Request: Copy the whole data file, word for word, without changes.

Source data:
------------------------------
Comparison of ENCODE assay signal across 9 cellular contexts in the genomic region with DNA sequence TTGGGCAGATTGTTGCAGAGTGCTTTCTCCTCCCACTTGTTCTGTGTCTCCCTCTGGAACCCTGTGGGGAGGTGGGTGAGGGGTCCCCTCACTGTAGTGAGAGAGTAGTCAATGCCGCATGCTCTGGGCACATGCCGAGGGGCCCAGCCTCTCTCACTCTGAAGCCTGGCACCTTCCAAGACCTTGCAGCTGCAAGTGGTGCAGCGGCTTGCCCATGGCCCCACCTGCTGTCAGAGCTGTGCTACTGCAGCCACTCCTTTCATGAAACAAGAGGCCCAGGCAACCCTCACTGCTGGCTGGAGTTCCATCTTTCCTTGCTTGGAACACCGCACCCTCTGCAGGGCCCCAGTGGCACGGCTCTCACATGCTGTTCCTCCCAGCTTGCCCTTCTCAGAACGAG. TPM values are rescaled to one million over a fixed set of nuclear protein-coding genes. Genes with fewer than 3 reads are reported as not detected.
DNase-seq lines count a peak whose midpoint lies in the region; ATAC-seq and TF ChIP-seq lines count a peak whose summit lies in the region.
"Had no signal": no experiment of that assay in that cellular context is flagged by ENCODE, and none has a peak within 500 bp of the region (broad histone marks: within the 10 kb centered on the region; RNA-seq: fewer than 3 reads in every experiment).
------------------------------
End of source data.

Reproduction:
Comparison of ENCODE assay signal across 9 cellular contexts in the genomic region with DNA sequence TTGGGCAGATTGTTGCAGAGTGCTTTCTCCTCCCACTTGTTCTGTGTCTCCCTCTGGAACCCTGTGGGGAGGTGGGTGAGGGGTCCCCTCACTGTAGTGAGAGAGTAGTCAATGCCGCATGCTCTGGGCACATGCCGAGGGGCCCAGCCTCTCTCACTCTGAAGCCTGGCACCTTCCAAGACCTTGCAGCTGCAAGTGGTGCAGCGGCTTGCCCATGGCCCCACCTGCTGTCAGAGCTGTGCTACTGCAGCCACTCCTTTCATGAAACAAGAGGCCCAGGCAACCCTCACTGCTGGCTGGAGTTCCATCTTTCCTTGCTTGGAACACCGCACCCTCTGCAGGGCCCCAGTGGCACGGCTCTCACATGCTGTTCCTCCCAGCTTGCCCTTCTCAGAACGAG. TPM values are rescaled to one million over a fixed set of nuclear protein-coding genes. Genes with fewer than 3 reads are reported as not detected.
DNase-seq lines count a peak whose midpoint lies in the region; ATAC-seq and TF ChIP-seq lines count a peak whose summit lies in the region.
"Had no signal": no experiment of that assay in that cellular context is flagged by ENCODE, and none has a peak within 500 bp of the region (broad histone marks: within the 10 kb centered on the region; RNA-seq: fewer than 3 reads in every experiment).